IN FOO THE LIGHT: THE ALWAYS IMPERMANENT
LITERARY INFORMATION OBJECT


Loss Pequeño Glazier


"E-motion" from "Mi Pequeño Amor", Digital Poetry

Crustaceous / wedge / of sweaty kitchens / on rock /
overtopping / thrusts of the sea
-- William Carlos Williams

Work breaks down to devices.
-- Barrett Watten

When William Carlos Williams wrote "a poem is a small (or large) machine made of words", he created an image of striking relevance to current investigations into emergent models of digital textuality. I prefer to think of such a machine as nearly equivalent to a physical machine, with interior works, a housing, a power supply. The interesting question is this: if you removed the housing for such a machine, what would you find within? Nothing less than a constellation of relations, bitter and delicious (as Williams would have it), relations that are energized, dynamic, and vital. One imagines a diagram of such relations in suspension the way a diagram of a molecule seems to represent atoms around a nucleus as similarly suspended. And of what sort of matter would such a machine be composed? Clearly, what we would find would not be titanium, stainless steel, or Teflon-coated aluminum, but words. What is important in this conceptualization is that the energy resides within the relations themselves, such a machine not being defined by a medium of delivery, the material of which it is constructed, nor even a location or origin.

These words could exist in any number of media, depending on what the "machine" was meant to do. Though the work of Williams was published in books, and though there certainly are a wealth of "machines made of words" that come to us in the book format, I would like to step back from this information format for just a moment -- indeed, to temporarily dislodge it from its privileged role -- to consider whether other housings for such machines might provide us with a broader spectrum of the possibilities for such information objects. If we take this act even further, to declare that a paradigm for the information object exists independent of and in a category hierarchically above the book medium, this would allow us to assess certain other relations that might prove of immense value. For example, in the metaphors of programming, by so declaring an information object, we are able to better view its parameters, its properties, its relations of inheritance and levels of interactivity with other objects. The concept of a machine can thereby be pushed even further, illuminating a model of great relevance to emergent digital textualities.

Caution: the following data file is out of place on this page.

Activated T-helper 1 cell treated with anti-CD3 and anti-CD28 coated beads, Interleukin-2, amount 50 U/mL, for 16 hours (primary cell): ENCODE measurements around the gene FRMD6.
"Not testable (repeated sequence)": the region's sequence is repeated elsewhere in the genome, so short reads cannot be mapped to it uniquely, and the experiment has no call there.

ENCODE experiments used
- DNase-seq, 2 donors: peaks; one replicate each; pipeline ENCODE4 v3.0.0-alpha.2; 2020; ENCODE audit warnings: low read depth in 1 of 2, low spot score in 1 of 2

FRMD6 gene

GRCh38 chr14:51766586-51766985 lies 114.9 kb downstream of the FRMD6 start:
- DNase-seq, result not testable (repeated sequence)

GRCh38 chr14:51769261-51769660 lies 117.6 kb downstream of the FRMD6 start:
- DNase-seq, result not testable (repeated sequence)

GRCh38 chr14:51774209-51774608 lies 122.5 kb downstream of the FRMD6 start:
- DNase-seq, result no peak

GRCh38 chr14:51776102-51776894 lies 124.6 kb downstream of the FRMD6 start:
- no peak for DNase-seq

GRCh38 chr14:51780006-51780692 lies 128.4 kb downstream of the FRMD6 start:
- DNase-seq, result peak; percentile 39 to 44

In order to proceed with this investigation we must take stock of what is really at issue when we wish to consider a digital information object.

The Emperor's New E-text

The first self-propelled car was built by Nicolas Cugnot in 1769 which could attain speeds of up to 6 kms/hour. In 1771 he again designed another steam-driven engine which ran so fast that it rammed into a wall, recording the world's first accident. (http://auto.indiamart.com/cars/birth-car.html, 3 Sept. 2002)

Indeed, exception has to be made to the assumption that the present form of the book has unlimited value as the practical technology for the circulation of information. This is like saying, as to transportation at the beginning of the last century, "The horseless carriage is a fine invention but my horses have proven they can get me from A to B. I'll stick with them". Indeed, there are many real people, such as the Mennonites, who have not even passed that point.